Antiferromagnetism-driven two-dimensional topological nodal-point superconductivity | Maciej Bazarnik, Roberto Lo Conte, Eric Mascot, Kirsten von Bergmann, Dirk K. Morr & Roland Wiesendanger | Magnet-superconductor hybrid materials are man-made materials where we can understand and engineer the interplay of magnetism and superconductivity. Such interplay is expected to give origin to emergent quantum properties, such as topological superconductivity, which can play a crucial role in the design of novel quantum technologies. In this manuscript it was shown, for the first time, the emergence of a topological superconducting state driven by the interaction of a two-dimensional antiferromagnetic layer with a conventional superconductor. The emergent unconventional superconductivity was directly observed, at the atomic scale, via low-temperature scanning tunneling microscopy and spectroscopy. This work establishes the interplay of superconductivity and antiferromagnetism as a valuable pathway towards the development of new topological materials.
Approaching Bulk Mobility in PbSe Colloidal Quantum Dots 3D Superlattices | Jacopo Pinna, Razieh Mehrabi Koushki, Dnyaneshwar S Gavhane, Majid Ahmadi, Suhas Mutalik, Muhammad Zohaib, Loredana Protesescu, Bart J Kooi, Giuseppe Portale, Maria Antonietta Loi | 3D superlattices made of colloidal quantum dots are a promising candidate for the next generation of optoelectronic devices as they are expected to exhibit a unique combination of tunable optical properties and coherent electrical transport through minibands. While most of the previous work was performed on 2D arrays, the control over the formation of these systems is lacking, where limited long‐range order and energetical disorder have so far hindered the potential of these metamaterials, giving rise to disappointing transport properties. Here, it is reported that nanoscale‐level controlled ordering of colloidal quantum dots in 3D and over large areas allows the achievement of outstanding transport properties.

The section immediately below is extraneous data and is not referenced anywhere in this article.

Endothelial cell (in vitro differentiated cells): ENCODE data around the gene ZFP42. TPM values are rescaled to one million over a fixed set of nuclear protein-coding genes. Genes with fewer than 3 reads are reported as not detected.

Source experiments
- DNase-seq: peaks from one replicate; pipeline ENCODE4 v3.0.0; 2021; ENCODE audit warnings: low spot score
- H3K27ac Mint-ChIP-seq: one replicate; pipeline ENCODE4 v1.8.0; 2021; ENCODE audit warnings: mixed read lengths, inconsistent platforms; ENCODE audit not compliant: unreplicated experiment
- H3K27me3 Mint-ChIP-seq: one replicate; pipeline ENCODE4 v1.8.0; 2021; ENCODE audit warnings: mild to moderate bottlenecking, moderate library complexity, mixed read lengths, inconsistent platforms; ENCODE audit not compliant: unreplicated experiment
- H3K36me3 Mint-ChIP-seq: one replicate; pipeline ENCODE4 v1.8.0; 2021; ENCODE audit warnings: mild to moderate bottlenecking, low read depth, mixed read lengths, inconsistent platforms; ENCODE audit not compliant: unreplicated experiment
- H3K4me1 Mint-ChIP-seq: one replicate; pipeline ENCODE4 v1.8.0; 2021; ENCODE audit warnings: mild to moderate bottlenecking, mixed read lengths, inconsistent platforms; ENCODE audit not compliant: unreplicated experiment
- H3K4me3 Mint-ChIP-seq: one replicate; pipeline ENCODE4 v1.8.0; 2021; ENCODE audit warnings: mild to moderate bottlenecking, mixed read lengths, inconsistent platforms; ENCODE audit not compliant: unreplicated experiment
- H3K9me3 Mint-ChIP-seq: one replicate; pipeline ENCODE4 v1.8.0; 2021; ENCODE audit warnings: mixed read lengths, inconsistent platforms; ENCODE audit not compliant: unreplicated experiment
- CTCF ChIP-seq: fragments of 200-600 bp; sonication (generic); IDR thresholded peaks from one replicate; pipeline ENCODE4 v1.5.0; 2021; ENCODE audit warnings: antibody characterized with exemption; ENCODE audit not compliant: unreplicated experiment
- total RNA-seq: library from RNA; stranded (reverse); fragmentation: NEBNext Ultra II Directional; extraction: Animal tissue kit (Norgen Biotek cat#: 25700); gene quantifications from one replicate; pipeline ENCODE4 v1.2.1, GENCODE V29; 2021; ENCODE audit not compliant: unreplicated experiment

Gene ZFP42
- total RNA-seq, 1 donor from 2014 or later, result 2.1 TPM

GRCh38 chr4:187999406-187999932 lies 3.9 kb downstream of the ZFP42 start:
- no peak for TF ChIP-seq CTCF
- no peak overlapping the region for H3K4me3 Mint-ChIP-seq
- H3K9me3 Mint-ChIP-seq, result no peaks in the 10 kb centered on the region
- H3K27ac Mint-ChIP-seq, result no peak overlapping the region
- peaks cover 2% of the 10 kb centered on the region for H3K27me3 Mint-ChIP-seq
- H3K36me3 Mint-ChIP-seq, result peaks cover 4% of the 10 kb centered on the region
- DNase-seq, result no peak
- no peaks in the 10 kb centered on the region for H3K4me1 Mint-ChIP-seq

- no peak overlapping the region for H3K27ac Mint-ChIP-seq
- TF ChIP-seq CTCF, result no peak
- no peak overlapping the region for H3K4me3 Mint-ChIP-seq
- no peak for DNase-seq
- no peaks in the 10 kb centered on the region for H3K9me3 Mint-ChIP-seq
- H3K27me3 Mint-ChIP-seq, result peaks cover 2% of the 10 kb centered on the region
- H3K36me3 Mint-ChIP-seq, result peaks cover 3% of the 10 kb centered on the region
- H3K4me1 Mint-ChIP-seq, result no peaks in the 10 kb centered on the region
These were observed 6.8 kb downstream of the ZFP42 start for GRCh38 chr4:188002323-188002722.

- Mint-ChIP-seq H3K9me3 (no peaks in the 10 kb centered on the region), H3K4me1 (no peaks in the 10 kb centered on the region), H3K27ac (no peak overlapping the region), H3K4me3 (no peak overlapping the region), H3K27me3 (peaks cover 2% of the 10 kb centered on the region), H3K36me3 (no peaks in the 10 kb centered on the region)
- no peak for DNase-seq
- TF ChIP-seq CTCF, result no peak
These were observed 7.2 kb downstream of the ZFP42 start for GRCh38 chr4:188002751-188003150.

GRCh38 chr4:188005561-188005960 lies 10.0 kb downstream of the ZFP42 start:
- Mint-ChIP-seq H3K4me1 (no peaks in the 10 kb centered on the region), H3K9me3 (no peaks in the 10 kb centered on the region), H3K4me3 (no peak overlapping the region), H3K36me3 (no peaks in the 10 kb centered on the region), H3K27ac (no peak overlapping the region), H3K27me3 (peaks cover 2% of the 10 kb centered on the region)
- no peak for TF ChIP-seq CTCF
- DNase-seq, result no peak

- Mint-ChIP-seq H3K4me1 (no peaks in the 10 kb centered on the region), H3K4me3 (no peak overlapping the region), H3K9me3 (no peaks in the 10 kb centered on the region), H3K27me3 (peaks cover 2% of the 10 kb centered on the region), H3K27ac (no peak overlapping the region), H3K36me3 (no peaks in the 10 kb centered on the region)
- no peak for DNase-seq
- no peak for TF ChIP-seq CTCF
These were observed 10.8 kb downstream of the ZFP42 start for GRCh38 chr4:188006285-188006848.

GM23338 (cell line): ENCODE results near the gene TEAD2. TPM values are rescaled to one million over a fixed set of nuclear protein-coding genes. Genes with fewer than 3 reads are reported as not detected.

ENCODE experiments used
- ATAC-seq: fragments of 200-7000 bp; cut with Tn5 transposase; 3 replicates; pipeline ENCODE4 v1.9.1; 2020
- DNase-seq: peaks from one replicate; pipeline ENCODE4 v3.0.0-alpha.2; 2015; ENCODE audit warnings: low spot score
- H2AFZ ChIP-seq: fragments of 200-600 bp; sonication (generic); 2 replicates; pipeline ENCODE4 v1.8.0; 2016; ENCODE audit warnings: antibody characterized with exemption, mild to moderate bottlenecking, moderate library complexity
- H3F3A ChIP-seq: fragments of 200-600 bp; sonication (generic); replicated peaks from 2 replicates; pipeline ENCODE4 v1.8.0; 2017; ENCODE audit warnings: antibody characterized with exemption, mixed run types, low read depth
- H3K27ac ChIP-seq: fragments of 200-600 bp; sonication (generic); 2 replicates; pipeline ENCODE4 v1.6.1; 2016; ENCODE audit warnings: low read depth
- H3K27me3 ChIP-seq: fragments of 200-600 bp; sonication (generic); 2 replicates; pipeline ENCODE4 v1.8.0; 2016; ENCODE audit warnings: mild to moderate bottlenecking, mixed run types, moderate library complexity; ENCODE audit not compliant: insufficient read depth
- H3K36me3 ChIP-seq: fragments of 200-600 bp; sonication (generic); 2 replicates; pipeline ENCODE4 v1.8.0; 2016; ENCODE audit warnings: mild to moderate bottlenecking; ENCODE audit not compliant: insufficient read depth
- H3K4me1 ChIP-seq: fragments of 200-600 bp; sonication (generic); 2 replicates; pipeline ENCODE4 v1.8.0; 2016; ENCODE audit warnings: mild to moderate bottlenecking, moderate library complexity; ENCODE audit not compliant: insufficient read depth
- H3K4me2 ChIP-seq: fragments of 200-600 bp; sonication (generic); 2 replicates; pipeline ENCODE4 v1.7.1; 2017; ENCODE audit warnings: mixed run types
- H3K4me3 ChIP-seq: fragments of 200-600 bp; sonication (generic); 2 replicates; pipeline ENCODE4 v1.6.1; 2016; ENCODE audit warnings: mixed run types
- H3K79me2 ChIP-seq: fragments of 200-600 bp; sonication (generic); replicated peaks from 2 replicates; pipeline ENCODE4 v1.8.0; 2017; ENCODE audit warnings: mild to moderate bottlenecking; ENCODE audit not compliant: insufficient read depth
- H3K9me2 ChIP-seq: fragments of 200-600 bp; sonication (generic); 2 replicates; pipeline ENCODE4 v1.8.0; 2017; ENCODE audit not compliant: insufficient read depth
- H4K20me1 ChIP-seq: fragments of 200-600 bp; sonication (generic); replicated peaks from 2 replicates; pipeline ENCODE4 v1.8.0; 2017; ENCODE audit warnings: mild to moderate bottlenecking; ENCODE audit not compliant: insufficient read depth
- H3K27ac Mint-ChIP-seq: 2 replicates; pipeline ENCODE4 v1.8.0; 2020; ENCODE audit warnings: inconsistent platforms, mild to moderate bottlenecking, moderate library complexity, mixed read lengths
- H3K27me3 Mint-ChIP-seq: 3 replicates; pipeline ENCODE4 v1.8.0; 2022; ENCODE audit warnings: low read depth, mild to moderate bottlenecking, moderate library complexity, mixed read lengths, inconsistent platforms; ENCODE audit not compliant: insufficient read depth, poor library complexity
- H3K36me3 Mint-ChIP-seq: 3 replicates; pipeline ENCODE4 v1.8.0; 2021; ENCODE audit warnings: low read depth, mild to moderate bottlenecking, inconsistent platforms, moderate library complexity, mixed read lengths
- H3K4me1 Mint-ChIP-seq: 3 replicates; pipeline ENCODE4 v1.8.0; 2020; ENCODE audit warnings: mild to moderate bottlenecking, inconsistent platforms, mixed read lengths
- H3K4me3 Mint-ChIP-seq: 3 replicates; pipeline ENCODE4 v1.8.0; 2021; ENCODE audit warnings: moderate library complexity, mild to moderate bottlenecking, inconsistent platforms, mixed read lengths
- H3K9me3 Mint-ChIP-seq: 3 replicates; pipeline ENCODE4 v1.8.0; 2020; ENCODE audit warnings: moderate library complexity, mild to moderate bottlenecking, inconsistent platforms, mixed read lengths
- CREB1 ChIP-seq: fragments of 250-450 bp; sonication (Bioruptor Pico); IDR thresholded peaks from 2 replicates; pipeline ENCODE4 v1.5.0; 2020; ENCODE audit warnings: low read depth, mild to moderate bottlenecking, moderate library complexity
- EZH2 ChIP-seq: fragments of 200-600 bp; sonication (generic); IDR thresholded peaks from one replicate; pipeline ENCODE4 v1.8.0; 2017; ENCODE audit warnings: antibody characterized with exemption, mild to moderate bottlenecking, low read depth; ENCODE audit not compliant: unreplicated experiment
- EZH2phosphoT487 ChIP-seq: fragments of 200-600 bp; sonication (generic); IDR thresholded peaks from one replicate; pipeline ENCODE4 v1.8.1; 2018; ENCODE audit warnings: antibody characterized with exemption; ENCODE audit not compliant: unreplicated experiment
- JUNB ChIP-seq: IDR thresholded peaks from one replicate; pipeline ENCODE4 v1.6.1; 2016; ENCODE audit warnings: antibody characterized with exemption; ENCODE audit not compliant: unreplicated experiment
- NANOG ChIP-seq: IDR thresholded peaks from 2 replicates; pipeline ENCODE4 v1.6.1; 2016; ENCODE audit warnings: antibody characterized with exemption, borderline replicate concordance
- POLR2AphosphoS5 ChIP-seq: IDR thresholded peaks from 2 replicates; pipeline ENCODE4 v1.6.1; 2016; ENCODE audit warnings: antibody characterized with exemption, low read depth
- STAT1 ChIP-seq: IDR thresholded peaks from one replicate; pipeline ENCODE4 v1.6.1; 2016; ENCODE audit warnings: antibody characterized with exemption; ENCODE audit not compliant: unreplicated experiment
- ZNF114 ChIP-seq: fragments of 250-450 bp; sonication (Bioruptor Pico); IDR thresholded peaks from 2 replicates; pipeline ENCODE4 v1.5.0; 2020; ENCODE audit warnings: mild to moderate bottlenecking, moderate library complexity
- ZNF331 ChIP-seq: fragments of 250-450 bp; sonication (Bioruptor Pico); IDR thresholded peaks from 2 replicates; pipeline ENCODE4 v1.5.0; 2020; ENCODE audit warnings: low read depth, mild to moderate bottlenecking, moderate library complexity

In situ SnSe deposition as passivation for scalable and stable quasi-2D lead–tin perovskite solar cells | Lijun Chen, Eelco Kinsa Tekelenburg, Kushagra Gahlot, Matteo Pitaro, Jun Xi, Alessia Lasorsa, Giovanna Feraco, Loredana Protesescu, Patrick C. A. van der Wel, Giuseppe Portale, Petra Rudolf, Christoph J. Brabec and Maria Antonietta Loi | The road towards commercialization of perovskite solar cells requires efforts towards improving device stability and developing scalable deposition techniques. Lead–tin (Pb–Sn) alloys show great potential for single-junction and all-perovskite tandem solar cells due to their narrower bandgap and reduced toxicity but suffer from inferior stability. Ruddlesden–Popper (RP) perovskites have demonstrated superior stability and enhanced crystallization with respect to 3D compositions. However, quasi-2D RP Pb–Sn devices are rarely reported, especially deposited with scalable techniques, where the state-of-the-art PCE is only about 10%. Here, we demonstrate for the first time a nominal composition PEA 2 (FA 0.5 MA0.5 ) 4 (Pb 0.5 Sn0.5 )5 I 16 (n = 5) with a gradient structure deposited by a two-step blade coating. Moreover, a thin passivation layer of SnSe is obtained from the in situ reaction of SnAc 2 and DMS on the perovskite surface, which significantly reduces nonradiative recombination and enhanced surface quality. As a result, the output voltage and fill factor of solar cells are significantly improved. In addition, the hydrophobic SnSe also significantly protects the active layer from the environment. This work paves the way for in situ passivation strategies and the development of stable, scalable, and environmentally friendly perovskite devices.